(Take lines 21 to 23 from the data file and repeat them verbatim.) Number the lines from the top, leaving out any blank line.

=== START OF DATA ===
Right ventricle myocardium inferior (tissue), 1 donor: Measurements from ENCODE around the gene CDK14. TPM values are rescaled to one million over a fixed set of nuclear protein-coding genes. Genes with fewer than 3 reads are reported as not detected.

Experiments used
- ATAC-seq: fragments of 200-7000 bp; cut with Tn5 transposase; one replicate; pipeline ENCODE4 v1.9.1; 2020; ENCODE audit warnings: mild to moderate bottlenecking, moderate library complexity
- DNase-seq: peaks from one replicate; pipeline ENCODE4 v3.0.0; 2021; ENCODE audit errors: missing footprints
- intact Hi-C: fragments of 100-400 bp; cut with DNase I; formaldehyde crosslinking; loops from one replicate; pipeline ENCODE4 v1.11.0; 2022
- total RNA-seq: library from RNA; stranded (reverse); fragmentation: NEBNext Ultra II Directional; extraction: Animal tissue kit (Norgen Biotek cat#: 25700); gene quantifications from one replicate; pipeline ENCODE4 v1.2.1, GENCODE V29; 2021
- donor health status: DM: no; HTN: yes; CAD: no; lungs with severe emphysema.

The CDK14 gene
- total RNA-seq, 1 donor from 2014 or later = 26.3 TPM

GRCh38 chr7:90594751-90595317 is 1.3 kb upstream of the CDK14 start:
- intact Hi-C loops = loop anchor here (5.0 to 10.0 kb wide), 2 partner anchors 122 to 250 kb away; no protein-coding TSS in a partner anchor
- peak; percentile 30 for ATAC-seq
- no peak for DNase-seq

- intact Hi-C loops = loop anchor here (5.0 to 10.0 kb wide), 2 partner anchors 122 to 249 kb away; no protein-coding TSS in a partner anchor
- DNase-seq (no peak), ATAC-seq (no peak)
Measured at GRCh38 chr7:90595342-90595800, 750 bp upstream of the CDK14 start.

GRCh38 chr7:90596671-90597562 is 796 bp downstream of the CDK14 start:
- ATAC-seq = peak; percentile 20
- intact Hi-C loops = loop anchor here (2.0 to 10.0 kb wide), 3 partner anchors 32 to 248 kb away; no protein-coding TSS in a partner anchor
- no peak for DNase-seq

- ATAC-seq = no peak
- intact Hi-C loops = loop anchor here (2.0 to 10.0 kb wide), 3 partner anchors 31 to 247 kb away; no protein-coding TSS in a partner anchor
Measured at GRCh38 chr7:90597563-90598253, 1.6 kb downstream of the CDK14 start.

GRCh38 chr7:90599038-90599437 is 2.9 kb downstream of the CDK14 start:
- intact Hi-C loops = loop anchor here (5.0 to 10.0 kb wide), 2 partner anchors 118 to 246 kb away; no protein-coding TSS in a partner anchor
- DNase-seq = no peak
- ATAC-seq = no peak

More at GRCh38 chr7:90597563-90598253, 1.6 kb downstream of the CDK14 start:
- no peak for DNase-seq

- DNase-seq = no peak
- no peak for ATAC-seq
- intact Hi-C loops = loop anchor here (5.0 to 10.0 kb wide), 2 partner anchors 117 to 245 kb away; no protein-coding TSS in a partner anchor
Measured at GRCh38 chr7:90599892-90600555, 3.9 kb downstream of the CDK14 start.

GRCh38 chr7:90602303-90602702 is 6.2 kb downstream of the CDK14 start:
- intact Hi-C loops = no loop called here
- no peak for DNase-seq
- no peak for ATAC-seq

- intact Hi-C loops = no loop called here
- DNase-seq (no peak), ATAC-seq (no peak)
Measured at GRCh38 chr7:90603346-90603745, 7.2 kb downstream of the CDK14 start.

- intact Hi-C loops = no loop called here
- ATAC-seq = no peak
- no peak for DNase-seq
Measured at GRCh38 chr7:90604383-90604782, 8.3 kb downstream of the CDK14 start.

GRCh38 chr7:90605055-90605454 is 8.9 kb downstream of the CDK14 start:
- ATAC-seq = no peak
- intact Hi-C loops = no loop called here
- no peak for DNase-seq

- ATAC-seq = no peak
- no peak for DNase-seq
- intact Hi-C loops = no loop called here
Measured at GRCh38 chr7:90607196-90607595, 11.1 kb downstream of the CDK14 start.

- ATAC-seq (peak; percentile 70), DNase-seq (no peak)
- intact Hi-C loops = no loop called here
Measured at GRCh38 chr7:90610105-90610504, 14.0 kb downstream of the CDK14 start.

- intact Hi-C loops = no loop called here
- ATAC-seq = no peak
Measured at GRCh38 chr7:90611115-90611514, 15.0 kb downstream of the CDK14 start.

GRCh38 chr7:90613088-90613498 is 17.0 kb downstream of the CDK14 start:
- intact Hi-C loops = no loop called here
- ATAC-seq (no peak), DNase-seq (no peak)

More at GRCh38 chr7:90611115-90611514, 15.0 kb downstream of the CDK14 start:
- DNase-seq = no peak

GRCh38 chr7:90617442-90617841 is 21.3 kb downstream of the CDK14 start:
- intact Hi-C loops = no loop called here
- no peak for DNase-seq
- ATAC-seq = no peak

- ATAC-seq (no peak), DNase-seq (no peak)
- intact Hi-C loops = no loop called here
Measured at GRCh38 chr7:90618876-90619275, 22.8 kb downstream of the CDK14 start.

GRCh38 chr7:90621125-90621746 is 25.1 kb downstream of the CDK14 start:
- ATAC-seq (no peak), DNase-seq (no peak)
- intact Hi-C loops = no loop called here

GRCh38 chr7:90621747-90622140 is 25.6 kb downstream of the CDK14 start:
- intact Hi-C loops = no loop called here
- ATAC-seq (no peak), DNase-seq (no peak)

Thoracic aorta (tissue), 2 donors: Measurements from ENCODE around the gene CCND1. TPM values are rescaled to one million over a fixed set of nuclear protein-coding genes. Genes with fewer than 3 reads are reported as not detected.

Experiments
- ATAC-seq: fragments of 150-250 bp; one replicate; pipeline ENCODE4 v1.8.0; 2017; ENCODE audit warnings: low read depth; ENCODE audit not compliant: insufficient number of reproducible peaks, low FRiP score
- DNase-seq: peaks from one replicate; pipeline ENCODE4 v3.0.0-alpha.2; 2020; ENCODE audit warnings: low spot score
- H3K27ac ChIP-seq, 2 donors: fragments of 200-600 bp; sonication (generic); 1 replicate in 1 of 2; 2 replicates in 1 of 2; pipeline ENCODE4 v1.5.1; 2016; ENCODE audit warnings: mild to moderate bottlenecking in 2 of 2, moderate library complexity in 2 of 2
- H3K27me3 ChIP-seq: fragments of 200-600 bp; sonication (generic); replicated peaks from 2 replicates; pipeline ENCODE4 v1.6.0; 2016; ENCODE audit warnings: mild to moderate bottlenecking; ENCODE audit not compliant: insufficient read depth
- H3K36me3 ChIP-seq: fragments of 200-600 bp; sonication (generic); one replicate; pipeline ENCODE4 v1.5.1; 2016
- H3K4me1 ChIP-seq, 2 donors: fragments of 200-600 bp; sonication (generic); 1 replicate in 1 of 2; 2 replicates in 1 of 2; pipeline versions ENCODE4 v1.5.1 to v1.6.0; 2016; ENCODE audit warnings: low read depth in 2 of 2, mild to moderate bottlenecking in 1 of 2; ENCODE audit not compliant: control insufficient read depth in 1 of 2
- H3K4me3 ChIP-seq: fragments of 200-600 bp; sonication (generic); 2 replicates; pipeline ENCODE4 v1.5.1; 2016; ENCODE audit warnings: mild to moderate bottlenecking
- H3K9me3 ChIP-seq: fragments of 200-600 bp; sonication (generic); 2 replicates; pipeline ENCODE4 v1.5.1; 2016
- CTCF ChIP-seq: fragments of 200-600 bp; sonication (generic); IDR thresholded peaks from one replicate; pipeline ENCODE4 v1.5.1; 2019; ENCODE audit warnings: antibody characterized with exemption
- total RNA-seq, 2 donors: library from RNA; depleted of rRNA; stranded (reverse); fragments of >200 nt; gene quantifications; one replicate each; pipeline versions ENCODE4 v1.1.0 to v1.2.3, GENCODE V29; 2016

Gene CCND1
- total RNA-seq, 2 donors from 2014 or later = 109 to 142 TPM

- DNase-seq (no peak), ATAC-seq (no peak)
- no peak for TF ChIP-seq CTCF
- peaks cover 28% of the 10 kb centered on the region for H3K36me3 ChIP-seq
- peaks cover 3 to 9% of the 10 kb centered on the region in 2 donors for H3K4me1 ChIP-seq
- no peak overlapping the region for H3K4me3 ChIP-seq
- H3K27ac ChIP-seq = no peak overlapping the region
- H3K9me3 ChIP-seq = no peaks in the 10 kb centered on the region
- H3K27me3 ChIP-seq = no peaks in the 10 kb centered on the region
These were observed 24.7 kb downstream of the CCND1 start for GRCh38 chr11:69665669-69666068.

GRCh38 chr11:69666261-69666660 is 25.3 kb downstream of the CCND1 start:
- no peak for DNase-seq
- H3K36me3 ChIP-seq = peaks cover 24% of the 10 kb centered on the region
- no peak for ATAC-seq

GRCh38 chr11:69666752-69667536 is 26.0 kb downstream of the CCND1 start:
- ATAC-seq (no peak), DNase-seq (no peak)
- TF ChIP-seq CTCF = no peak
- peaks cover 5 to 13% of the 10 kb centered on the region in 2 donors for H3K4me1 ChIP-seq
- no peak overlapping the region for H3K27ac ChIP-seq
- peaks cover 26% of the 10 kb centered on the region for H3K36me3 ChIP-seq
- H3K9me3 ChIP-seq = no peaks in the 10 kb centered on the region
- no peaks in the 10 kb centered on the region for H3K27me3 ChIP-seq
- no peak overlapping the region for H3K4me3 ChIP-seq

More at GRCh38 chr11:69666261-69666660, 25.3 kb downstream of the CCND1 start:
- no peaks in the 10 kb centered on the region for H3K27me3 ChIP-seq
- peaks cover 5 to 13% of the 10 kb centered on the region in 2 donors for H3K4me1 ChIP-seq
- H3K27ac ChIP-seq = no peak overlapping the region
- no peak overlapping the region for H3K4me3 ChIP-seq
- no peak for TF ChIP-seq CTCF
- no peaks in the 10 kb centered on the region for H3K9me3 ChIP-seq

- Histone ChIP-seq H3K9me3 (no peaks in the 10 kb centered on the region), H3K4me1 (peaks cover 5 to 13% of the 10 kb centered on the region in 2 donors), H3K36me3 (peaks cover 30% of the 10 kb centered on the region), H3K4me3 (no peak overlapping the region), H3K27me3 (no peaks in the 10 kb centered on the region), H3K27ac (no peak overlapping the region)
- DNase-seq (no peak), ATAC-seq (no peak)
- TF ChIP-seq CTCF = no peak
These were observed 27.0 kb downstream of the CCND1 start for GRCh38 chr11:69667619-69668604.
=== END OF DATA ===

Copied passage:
- ATAC-seq = no peak
- intact Hi-C loops = loop anchor here (2.0 to 10.0 kb wide), 3 partner anchors 31 to 247 kb away; no protein-coding TSS in a partner anchor
Measured at GRCh38 chr7:90597563-90598253, 1.6 kb downstream of the CDK14 start.